Flying car given clearance for take off
30 January 2022
What was once a science-fiction dream is now a reality. A flying-car prototype has been given a certificate of air worthiness by the Slovak Transport Authority and has been declared compatible with European Aviation Safety Agency (EASA) standards.
The AirCar, developed by Slovakian company Klein Vision, is a hybrid machine, powered by a 1.6-litre BMW engine, running on regular unleaded petrol, and can be transformed from a road-legal, four-wheeled vehicle into an aircraft in just over two minutes. An air worthiness certificate was granted after the AirCar completed 70 hours of testing in a process that involved over 200 take-offs and landings.
Ready for take-off
In June 2021, the flying car undertook a 35-minute flight between the Slovakian airports of Nitra and Bratislava. According to the company, the AirCar can reach an altitude of over 8,000ft at a cruising speed of around 120mph (193kph).
‘AirCar combines top innovations with safety measures in line with EASA standards,’ said René Molnár, director of the Civil Aviation Division (Transport Authority of Slovakia). ‘It defines a new category of a sports car and a reliable aircraft. Its certification was both a challenging and fascinating task,’ he added.
Changing travel forever?
‘AirCar certification opens the door for mass production of very efficient flying cars. It is official and the final confirmation of our ability to change mid-distance travel forever,’ said Stefan Klein the car’s inventor, test pilot, and leader of the eight-person development team.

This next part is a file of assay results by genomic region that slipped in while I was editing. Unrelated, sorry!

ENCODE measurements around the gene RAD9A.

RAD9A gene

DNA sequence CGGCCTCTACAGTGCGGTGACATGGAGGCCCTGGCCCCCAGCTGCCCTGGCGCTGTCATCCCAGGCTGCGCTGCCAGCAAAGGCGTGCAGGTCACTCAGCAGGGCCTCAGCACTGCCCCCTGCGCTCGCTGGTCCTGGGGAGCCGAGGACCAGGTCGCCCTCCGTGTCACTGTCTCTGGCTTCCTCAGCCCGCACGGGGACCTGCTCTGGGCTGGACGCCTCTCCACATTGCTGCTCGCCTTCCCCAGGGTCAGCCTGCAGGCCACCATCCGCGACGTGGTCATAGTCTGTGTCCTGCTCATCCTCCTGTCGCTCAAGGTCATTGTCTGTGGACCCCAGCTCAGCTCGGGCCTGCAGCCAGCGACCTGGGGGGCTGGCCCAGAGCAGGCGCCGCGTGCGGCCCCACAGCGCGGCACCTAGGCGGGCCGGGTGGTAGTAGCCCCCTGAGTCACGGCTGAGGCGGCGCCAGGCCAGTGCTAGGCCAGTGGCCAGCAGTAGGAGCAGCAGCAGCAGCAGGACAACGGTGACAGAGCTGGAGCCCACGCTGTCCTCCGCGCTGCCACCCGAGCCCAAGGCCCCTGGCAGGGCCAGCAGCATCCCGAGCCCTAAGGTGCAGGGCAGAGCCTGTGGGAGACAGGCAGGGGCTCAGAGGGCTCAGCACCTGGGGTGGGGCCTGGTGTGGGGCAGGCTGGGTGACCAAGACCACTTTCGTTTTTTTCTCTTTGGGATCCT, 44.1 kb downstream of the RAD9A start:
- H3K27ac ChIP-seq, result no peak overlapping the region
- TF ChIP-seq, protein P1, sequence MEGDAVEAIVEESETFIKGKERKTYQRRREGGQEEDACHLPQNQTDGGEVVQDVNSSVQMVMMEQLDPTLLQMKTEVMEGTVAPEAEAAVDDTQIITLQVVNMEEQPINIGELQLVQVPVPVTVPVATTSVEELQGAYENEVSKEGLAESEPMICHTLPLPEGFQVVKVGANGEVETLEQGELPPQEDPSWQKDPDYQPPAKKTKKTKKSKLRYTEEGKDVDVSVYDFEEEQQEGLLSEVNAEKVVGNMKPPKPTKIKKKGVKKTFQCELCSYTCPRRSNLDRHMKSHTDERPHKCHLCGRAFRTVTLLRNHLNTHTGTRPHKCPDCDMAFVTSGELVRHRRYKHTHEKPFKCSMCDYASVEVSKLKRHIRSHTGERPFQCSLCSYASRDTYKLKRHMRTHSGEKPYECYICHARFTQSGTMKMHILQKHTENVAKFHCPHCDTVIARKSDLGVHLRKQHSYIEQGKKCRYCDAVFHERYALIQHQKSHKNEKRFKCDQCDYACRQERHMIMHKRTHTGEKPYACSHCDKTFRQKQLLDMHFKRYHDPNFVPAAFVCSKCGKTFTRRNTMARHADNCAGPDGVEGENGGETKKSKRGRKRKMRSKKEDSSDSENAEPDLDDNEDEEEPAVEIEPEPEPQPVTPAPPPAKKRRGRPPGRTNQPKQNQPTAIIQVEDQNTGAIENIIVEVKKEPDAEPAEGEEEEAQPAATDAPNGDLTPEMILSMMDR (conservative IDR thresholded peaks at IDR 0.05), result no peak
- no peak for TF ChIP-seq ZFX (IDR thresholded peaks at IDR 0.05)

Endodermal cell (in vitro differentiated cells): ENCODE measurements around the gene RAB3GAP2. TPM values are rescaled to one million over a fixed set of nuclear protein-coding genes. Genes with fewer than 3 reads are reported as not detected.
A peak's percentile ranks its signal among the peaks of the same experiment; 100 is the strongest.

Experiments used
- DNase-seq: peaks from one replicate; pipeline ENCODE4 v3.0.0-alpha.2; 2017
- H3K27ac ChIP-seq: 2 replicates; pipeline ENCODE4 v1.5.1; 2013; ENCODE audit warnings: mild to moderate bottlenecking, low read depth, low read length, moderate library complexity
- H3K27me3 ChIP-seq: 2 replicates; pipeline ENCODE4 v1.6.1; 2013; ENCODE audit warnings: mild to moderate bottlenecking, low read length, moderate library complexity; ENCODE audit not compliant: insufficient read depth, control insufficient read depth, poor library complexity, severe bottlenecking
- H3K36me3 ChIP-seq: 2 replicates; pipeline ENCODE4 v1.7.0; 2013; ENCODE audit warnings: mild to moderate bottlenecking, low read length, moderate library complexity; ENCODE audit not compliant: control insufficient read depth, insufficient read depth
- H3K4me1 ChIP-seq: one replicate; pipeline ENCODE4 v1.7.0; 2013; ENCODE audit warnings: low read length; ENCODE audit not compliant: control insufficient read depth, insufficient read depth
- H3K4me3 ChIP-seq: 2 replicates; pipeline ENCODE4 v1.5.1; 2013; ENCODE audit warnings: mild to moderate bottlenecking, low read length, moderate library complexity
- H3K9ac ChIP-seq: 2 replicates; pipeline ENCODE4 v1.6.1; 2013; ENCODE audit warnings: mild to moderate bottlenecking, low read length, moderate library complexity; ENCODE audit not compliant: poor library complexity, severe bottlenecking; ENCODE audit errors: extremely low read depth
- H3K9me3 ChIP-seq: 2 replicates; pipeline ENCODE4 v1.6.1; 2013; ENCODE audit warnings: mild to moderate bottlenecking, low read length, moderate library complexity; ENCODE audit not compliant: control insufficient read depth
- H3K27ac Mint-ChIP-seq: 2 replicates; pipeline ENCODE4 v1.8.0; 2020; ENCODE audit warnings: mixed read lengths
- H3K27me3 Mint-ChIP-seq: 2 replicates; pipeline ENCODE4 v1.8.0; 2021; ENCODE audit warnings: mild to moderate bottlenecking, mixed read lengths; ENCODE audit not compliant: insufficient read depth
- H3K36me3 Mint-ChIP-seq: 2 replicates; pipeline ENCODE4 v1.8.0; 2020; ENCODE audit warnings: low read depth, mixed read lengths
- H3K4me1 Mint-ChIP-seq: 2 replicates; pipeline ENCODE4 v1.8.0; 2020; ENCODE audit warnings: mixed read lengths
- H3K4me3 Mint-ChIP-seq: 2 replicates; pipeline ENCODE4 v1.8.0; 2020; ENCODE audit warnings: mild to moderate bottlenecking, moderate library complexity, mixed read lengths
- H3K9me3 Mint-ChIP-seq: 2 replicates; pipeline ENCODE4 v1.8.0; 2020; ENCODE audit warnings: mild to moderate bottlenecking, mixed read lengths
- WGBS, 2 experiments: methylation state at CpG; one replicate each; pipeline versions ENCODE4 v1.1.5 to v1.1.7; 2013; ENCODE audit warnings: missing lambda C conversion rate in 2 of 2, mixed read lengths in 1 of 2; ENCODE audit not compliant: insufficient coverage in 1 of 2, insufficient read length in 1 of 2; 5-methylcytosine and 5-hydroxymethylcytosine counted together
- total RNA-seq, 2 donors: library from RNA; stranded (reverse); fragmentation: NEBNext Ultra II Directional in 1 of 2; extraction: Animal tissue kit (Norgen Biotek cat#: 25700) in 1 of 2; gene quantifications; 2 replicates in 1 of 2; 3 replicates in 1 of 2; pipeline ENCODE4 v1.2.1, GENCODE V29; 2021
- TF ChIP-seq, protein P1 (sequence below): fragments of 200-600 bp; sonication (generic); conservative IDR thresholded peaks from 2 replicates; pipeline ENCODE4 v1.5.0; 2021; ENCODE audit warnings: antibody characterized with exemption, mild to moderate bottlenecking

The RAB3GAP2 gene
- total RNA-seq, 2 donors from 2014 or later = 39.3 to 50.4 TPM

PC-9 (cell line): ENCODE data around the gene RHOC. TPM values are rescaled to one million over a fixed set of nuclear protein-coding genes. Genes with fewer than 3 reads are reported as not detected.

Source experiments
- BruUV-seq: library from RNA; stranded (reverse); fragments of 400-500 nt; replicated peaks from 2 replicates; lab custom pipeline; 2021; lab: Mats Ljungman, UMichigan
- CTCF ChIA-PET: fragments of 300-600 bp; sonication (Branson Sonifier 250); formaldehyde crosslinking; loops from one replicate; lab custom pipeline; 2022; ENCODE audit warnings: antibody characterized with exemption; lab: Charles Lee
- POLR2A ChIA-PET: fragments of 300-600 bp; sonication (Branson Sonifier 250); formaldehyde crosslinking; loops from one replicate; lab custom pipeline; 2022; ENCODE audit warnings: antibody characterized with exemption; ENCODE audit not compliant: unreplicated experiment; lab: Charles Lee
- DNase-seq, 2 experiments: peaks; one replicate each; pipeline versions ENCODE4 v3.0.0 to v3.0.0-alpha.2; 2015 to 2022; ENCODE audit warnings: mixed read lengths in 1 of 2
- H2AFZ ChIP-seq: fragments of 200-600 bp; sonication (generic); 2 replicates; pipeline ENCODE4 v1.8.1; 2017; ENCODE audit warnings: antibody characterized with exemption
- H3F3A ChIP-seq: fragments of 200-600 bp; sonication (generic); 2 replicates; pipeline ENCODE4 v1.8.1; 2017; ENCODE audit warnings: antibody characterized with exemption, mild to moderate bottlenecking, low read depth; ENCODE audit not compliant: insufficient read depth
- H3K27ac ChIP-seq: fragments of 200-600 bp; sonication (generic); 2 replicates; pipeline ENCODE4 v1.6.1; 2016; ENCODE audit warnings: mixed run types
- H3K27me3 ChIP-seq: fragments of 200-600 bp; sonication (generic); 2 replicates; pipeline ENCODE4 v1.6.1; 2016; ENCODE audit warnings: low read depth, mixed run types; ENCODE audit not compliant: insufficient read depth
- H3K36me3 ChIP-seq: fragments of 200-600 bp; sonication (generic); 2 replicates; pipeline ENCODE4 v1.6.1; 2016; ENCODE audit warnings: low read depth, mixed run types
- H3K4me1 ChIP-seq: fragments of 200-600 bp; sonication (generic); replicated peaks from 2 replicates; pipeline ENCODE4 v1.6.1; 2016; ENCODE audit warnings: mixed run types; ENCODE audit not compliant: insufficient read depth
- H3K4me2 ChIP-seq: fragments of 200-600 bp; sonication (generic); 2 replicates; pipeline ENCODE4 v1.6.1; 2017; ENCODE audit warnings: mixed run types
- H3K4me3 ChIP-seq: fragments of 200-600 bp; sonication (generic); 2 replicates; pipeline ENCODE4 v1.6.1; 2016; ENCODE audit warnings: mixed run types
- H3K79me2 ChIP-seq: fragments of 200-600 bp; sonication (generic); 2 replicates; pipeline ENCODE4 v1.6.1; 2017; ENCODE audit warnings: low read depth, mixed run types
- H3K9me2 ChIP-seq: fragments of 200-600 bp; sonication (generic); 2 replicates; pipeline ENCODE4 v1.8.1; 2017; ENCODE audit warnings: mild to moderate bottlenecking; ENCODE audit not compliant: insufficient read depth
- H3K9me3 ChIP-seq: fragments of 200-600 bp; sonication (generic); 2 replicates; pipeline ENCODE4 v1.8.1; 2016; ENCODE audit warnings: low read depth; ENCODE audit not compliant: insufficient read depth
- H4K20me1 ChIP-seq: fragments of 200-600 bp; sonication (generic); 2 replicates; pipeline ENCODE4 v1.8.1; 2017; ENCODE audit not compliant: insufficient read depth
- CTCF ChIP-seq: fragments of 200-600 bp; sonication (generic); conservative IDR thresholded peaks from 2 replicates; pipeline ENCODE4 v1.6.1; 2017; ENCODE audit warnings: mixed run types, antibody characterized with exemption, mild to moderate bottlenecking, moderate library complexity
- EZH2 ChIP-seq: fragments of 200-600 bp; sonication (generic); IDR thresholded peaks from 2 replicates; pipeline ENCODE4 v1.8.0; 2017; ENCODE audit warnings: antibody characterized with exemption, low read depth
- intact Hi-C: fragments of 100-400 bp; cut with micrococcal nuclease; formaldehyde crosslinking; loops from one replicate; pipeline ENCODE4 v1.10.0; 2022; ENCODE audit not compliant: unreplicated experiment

This latest version is the fifth iteration of the company’s prototype since development began in 2017, and Klein Vision hopes to be able to offer regularly scheduled flights in the future, including a route from Paris to London route.
The prototype has caught the eye of Boeing, earning support and plaudits from the aviation giant. ‘Professor Stefan Klein is the world leader in the development of user-friendly flying cars,’ said Dr Branko Sarh, Boeing senior technical fellow. ‘The automated transition from road vehicle into an air vehicle and vice versa, deploying/retracting wings and tail is not only the result of pioneering enthusiasm, innovative spirit and courage; it is an outcome of excellent engineering and professional knowledge.’
Numerous companies are currently exploring the logistics and development of flying vehicles, including major carmakers such as Toyota and Hyundai. In 2021, Hyundai won government backing for an electric urban airport called Urban Air Port Air-One. It looks to work as a hub for future electric vertical take-off and landing (eVTOL) aircraft. This could include air taxis and autonomous delivery drones. In 2020, Toyota backed Joby Aviation, an aerospace company developing and commercialising eVTOL aircraft.
Recently, Chinese EV maker XPeng also unveiled a flying car with plans to roll it out in 2024. The road-capable model will feature a lightweight design and a foldable rotor mechanism ‘for seamless fly-drive conversion.’ Boeing also announced this month that it would be investing an extra £334 million (€402 million) into Californian air-taxi company Wisk. The aerospace giant confirmed in a tweet it was excited by its latest strategic investment.